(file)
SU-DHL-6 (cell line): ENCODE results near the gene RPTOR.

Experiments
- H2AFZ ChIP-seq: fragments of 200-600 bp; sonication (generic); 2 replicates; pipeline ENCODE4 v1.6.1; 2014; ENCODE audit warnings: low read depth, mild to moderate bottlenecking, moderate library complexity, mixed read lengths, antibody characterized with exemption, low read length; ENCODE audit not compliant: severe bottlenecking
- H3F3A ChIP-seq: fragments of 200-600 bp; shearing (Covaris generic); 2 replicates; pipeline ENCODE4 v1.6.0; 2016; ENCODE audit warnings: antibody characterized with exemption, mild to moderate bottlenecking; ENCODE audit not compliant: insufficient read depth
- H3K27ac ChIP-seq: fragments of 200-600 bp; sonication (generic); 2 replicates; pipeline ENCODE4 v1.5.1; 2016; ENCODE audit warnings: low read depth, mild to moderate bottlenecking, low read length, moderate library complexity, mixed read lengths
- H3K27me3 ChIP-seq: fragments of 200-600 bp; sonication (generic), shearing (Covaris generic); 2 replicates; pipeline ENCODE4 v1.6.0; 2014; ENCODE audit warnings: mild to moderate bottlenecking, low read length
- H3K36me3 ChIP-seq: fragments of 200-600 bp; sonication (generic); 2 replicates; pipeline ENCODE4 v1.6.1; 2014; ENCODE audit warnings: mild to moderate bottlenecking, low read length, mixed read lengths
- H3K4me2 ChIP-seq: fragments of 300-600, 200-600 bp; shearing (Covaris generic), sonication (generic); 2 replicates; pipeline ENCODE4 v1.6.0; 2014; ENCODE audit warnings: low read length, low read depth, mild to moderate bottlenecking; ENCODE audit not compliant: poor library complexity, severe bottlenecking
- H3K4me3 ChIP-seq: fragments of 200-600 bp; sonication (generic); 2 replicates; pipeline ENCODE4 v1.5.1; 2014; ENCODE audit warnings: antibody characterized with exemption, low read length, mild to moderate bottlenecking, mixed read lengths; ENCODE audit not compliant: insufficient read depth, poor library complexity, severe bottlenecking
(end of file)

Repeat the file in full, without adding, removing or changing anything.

SU-DHL-6 (cell line): ENCODE results near the gene RPTOR.

Experiments
- H2AFZ ChIP-seq: fragments of 200-600 bp; sonication (generic); 2 replicates; pipeline ENCODE4 v1.6.1; 2014; ENCODE audit warnings: low read depth, mild to moderate bottlenecking, moderate library complexity, mixed read lengths, antibody characterized with exemption, low read length; ENCODE audit not compliant: severe bottlenecking
- H3F3A ChIP-seq: fragments of 200-600 bp; shearing (Covaris generic); 2 replicates; pipeline ENCODE4 v1.6.0; 2016; ENCODE audit warnings: antibody characterized with exemption, mild to moderate bottlenecking; ENCODE audit not compliant: insufficient read depth
- H3K27ac ChIP-seq: fragments of 200-600 bp; sonication (generic); 2 replicates; pipeline ENCODE4 v1.5.1; 2016; ENCODE audit warnings: low read depth, mild to moderate bottlenecking, low read length, moderate library complexity, mixed read lengths
- H3K27me3 ChIP-seq: fragments of 200-600 bp; sonication (generic), shearing (Covaris generic); 2 replicates; pipeline ENCODE4 v1.6.0; 2014; ENCODE audit warnings: mild to moderate bottlenecking, low read length
- H3K36me3 ChIP-seq: fragments of 200-600 bp; sonication (generic); 2 replicates; pipeline ENCODE4 v1.6.1; 2014; ENCODE audit warnings: mild to moderate bottlenecking, low read length, mixed read lengths
- H3K4me2 ChIP-seq: fragments of 300-600, 200-600 bp; shearing (Covaris generic), sonication (generic); 2 replicates; pipeline ENCODE4 v1.6.0; 2014; ENCODE audit warnings: low read length, low read depth, mild to moderate bottlenecking; ENCODE audit not compliant: poor library complexity, severe bottlenecking
- H3K4me3 ChIP-seq: fragments of 200-600 bp; sonication (generic); 2 replicates; pipeline ENCODE4 v1.5.1; 2014; ENCODE audit warnings: antibody characterized with exemption, low read length, mild to moderate bottlenecking, mixed read lengths; ENCODE audit not compliant: insufficient read depth, poor library complexity, severe bottlenecking